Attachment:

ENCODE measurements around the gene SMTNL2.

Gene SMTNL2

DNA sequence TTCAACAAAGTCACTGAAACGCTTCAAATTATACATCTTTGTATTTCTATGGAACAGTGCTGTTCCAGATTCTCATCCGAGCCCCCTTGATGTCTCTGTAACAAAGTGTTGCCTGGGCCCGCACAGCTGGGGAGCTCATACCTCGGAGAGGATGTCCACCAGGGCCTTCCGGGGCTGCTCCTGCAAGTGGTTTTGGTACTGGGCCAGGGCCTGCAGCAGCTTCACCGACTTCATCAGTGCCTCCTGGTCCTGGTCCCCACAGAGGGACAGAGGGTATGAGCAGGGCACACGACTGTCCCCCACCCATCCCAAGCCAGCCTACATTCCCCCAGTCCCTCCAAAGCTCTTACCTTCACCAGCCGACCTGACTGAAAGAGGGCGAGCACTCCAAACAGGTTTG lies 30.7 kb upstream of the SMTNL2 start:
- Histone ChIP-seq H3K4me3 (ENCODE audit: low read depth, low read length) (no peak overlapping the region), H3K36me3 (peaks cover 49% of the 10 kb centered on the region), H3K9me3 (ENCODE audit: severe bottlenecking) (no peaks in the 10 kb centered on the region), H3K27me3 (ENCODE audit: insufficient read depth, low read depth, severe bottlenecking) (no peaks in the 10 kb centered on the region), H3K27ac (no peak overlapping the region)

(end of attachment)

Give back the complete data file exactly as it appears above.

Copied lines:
ENCODE measurements around the gene SMTNL2.

Gene SMTNL2

DNA sequence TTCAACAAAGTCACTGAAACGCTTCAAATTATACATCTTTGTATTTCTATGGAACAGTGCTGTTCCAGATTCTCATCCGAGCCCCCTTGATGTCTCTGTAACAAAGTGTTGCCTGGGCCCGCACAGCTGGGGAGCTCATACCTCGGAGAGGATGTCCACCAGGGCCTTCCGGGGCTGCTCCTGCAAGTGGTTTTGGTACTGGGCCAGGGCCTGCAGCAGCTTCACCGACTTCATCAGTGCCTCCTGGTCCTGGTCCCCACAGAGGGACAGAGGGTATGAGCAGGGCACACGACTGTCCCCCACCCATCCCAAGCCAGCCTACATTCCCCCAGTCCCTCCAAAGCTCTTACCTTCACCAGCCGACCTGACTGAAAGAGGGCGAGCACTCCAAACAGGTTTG lies 30.7 kb upstream of the SMTNL2 start:
- Histone ChIP-seq H3K4me3 (ENCODE audit: low read depth, low read length) (no peak overlapping the region), H3K36me3 (peaks cover 49% of the 10 kb centered on the region), H3K9me3 (ENCODE audit: severe bottlenecking) (no peaks in the 10 kb centered on the region), H3K27me3 (ENCODE audit: insufficient read depth, low read depth, severe bottlenecking) (no peaks in the 10 kb centered on the region), H3K27ac (no peak overlapping the region)